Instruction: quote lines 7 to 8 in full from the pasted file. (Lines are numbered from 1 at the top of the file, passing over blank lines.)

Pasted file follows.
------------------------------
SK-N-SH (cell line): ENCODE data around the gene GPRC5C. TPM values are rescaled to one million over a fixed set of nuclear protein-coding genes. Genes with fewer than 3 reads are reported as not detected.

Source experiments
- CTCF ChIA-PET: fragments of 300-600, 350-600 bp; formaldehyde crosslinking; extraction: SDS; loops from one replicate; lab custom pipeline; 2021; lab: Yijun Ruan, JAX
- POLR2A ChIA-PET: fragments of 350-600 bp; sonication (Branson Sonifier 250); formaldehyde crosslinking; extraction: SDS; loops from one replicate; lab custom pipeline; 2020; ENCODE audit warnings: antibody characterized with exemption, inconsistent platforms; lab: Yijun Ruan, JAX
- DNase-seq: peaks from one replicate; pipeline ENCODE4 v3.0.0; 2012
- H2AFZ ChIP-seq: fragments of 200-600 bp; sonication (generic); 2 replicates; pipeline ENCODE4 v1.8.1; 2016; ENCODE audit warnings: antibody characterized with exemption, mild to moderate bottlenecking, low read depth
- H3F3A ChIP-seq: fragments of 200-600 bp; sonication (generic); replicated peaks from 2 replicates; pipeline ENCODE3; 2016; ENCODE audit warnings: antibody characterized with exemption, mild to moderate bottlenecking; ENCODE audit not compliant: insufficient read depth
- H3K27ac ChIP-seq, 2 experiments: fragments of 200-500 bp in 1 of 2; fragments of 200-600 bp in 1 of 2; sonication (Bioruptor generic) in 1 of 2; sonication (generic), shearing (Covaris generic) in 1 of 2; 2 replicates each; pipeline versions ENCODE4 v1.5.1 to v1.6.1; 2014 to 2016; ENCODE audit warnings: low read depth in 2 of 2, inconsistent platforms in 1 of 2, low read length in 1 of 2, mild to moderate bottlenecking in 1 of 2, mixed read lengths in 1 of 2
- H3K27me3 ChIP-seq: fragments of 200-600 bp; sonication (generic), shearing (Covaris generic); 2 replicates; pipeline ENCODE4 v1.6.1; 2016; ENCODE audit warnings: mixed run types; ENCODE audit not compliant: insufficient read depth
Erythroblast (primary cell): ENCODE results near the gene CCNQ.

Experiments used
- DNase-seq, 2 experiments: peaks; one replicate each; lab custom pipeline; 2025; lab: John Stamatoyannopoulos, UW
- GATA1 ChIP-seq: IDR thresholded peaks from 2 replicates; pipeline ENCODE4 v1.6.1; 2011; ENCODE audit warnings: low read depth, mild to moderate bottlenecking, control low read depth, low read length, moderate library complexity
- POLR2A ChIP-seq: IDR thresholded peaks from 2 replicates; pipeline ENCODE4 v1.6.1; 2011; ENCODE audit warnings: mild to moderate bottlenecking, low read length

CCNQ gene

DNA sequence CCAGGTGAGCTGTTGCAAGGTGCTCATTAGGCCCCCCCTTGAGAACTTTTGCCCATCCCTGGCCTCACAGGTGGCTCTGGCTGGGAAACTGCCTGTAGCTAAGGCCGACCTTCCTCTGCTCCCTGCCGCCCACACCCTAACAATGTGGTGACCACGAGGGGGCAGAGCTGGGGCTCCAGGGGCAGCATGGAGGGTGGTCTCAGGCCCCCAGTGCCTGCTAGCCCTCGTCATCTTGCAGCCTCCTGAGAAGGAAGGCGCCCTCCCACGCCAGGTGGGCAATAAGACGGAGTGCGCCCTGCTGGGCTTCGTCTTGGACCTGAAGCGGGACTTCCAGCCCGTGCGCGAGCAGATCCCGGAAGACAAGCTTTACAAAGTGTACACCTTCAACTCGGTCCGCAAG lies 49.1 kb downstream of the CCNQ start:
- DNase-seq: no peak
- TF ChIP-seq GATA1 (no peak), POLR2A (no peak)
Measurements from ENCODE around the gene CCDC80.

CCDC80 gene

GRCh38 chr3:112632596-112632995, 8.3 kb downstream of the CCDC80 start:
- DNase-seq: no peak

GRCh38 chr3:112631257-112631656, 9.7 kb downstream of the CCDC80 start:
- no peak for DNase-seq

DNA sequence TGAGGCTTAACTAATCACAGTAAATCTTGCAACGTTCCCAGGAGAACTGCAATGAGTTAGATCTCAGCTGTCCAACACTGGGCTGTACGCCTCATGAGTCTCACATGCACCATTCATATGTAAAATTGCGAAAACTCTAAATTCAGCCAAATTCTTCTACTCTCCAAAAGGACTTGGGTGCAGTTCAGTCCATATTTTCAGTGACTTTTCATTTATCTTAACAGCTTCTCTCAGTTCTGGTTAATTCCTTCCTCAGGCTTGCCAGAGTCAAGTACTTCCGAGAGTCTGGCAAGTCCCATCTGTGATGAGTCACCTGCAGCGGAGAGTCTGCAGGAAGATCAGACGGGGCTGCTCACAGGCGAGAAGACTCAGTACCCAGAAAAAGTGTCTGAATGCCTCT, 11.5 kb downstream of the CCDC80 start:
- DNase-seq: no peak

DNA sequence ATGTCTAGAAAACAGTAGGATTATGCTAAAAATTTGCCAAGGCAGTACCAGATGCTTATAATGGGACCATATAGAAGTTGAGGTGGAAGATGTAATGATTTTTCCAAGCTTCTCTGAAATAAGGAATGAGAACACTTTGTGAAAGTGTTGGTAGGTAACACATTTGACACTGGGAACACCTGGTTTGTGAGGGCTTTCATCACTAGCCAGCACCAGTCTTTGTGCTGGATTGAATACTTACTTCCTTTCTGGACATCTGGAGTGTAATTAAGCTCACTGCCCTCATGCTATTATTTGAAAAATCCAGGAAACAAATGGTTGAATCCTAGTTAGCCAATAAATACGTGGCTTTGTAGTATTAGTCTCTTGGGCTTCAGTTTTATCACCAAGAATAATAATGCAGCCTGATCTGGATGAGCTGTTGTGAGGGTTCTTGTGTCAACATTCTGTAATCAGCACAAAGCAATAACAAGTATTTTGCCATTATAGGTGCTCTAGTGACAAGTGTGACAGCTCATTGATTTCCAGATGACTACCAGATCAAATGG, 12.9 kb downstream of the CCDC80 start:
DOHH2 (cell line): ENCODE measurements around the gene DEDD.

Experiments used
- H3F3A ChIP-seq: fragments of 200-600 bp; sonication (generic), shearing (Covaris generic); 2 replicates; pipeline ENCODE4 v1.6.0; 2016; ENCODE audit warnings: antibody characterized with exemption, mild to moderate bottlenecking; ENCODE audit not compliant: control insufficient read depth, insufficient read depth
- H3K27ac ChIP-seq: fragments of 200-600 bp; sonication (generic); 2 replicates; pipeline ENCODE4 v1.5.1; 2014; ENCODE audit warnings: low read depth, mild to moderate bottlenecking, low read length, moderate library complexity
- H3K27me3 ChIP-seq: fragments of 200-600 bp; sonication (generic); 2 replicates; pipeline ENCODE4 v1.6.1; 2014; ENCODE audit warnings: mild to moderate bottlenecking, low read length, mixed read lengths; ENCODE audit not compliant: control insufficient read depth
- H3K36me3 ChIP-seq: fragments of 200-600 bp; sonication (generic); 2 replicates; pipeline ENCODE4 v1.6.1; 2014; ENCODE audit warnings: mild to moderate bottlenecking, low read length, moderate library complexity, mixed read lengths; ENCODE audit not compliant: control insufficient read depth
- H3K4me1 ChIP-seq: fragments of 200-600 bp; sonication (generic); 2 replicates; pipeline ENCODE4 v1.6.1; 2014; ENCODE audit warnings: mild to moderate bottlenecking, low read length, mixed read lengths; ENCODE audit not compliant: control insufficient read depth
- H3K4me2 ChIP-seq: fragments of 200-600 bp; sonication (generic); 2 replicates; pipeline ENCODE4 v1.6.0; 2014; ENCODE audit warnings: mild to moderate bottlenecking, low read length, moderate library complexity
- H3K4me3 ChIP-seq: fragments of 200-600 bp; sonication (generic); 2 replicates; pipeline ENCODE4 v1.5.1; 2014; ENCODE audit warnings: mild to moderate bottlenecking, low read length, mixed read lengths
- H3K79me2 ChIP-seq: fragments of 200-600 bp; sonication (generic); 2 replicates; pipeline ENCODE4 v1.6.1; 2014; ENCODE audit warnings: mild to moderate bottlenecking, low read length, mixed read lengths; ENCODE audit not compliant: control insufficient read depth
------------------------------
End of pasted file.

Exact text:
- H3F3A ChIP-seq: fragments of 200-600 bp; sonication (generic); replicated peaks from 2 replicates; pipeline ENCODE3; 2016; ENCODE audit warnings: antibody characterized with exemption, mild to moderate bottlenecking; ENCODE audit not compliant: insufficient read depth
- H3K27ac ChIP-seq, 2 experiments: fragments of 200-500 bp in 1 of 2; fragments of 200-600 bp in 1 of 2; sonication (Bioruptor generic) in 1 of 2; sonication (generic), shearing (Covaris generic) in 1 of 2; 2 replicates each; pipeline versions ENCODE4 v1.5.1 to v1.6.1; 2014 to 2016; ENCODE audit warnings: low read depth in 2 of 2, inconsistent platforms in 1 of 2, low read length in 1 of 2, mild to moderate bottlenecking in 1 of 2, mixed read lengths in 1 of 2